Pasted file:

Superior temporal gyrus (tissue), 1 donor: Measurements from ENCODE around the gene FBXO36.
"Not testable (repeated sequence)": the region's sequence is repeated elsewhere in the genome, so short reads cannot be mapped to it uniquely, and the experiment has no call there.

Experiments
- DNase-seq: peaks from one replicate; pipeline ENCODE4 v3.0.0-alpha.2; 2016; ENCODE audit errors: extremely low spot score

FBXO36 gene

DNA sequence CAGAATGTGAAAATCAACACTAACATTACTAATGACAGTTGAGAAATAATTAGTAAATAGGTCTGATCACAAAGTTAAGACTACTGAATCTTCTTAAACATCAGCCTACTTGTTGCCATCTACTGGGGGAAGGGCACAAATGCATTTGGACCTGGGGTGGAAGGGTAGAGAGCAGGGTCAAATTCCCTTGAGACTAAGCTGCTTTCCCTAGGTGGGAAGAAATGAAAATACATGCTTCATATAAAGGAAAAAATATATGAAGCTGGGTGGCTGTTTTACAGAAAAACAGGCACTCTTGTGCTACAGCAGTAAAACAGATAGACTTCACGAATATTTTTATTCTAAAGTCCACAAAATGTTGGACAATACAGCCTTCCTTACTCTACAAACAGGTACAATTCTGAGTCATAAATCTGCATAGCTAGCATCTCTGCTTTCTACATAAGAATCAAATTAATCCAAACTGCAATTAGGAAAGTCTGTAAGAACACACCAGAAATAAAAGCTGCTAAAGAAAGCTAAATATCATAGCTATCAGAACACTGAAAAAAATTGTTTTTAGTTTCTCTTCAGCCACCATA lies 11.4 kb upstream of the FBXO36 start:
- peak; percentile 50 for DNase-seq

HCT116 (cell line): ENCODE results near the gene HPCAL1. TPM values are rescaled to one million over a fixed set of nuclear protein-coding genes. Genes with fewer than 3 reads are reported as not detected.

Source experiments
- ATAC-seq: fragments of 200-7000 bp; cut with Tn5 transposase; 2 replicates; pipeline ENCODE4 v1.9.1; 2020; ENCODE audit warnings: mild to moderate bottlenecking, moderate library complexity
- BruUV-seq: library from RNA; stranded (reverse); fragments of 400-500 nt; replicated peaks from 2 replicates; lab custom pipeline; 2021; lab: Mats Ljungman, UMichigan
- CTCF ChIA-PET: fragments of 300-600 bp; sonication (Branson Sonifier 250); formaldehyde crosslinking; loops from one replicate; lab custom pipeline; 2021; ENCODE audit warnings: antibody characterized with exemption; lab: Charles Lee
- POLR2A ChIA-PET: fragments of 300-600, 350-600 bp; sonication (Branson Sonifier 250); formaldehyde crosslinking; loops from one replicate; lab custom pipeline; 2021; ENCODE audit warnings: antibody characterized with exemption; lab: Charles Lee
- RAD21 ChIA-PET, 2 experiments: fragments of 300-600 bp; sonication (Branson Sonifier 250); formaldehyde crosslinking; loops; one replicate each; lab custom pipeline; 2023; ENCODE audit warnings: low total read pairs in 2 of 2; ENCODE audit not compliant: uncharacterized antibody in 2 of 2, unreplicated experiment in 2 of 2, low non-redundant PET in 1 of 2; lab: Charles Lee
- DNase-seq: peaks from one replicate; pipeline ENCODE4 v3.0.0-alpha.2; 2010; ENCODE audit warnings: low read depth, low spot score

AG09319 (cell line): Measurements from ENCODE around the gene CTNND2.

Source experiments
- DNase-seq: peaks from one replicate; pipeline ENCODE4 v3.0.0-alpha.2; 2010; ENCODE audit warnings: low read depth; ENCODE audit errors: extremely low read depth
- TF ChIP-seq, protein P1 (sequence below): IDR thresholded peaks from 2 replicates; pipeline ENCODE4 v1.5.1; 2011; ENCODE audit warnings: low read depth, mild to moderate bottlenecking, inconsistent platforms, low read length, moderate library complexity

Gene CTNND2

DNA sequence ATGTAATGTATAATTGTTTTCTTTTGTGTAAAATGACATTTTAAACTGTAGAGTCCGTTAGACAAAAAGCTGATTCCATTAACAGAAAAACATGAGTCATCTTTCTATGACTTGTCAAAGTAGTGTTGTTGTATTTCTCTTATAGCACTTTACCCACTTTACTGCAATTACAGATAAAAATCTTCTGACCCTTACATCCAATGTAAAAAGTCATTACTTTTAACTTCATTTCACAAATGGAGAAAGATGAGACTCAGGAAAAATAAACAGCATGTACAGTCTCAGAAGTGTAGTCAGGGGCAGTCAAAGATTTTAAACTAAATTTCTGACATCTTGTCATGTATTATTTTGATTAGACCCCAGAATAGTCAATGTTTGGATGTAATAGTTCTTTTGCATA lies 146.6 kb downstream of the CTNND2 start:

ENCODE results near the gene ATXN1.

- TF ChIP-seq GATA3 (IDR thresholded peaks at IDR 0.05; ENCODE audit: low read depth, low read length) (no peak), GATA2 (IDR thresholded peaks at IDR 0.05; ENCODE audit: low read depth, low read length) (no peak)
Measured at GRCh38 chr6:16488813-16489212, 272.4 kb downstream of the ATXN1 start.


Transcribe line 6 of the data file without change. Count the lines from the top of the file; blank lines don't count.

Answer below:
DNA sequence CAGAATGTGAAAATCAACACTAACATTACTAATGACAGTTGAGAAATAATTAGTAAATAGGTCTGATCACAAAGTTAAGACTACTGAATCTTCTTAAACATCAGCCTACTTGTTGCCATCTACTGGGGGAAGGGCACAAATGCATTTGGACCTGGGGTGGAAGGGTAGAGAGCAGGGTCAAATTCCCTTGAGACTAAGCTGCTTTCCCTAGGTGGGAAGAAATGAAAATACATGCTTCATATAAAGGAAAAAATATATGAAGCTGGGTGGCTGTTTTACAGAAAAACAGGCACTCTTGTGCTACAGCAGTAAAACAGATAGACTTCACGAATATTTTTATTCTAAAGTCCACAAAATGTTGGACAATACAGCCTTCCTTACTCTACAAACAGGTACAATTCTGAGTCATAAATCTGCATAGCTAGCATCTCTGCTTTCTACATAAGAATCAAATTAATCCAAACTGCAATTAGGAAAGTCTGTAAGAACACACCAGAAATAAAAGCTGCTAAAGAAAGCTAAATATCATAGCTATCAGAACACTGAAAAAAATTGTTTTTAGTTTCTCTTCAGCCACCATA lies 11.4 kb upstream of the FBXO36 start: